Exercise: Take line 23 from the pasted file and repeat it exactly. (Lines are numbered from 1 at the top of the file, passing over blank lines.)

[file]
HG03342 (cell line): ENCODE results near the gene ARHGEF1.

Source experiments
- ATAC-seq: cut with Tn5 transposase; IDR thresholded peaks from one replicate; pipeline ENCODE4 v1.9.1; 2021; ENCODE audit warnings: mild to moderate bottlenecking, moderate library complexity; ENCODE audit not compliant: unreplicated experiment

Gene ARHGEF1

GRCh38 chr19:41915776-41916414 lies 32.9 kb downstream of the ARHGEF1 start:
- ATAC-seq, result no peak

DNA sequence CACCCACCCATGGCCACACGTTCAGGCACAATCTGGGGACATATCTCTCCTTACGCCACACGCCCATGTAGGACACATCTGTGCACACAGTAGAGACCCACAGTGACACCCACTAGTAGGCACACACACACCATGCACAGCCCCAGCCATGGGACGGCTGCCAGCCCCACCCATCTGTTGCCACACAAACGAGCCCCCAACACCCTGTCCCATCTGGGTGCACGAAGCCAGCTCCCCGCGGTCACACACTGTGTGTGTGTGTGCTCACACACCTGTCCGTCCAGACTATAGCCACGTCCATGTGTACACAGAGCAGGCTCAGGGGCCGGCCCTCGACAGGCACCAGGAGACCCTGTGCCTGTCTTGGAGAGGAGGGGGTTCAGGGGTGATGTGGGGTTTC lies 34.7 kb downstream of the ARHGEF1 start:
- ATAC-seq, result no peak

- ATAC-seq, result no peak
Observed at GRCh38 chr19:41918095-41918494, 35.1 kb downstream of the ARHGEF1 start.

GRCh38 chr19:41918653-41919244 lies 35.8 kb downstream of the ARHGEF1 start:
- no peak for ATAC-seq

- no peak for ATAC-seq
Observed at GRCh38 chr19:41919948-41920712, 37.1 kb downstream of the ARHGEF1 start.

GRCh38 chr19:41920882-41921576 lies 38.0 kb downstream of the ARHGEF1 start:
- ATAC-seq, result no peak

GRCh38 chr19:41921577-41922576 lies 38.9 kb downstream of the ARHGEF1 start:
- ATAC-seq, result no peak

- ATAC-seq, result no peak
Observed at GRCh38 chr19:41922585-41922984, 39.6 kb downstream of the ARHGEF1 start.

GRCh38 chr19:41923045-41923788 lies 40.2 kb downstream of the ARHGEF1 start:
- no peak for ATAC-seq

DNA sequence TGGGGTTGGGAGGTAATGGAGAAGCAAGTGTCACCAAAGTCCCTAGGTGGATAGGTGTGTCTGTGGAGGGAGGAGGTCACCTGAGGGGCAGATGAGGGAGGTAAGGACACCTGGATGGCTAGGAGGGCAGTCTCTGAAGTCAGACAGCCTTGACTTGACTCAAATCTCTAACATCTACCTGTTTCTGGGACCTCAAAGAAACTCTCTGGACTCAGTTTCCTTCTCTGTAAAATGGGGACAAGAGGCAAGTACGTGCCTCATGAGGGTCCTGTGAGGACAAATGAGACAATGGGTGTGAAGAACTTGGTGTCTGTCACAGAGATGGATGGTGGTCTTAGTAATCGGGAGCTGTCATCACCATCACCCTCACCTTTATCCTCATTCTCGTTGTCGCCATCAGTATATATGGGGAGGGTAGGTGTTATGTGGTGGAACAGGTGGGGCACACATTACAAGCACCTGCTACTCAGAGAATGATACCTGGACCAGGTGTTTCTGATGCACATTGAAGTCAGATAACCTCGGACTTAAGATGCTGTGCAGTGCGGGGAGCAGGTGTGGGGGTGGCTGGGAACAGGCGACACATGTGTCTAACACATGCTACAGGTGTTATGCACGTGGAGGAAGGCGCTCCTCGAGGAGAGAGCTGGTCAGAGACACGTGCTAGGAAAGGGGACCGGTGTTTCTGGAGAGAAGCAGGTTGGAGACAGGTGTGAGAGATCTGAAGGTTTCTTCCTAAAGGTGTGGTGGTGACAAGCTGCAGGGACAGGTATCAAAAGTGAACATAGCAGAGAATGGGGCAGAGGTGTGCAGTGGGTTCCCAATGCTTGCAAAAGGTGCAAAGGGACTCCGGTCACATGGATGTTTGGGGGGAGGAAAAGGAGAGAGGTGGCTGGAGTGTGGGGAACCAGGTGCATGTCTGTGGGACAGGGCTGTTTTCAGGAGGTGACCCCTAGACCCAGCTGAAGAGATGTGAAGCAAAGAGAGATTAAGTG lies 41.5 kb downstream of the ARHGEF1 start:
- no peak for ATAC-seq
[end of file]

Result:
DNA sequence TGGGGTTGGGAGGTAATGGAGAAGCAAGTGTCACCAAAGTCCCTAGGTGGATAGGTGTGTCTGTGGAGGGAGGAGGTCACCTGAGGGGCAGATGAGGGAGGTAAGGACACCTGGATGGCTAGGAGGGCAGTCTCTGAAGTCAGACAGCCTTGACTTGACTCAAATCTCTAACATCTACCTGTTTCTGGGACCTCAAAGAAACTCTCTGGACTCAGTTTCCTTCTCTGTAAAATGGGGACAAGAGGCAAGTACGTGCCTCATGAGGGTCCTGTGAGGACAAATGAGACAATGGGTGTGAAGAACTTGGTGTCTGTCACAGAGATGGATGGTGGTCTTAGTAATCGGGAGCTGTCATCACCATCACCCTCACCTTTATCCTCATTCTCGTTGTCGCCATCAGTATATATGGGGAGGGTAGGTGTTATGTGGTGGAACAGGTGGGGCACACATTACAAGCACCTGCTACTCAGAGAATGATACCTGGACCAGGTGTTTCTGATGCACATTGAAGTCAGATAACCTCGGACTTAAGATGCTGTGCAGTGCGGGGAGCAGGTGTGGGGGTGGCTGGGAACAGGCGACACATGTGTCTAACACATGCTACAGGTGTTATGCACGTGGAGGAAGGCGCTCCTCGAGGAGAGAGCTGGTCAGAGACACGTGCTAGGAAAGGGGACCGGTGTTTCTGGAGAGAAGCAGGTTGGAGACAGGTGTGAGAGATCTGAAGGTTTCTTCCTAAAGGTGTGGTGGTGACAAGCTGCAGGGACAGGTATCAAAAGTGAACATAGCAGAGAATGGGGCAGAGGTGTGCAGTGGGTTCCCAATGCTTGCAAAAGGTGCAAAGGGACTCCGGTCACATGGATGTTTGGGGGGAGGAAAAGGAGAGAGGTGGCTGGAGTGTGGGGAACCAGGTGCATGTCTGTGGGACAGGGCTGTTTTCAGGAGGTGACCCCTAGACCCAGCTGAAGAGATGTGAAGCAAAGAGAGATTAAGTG lies 41.5 kb downstream of the ARHGEF1 start: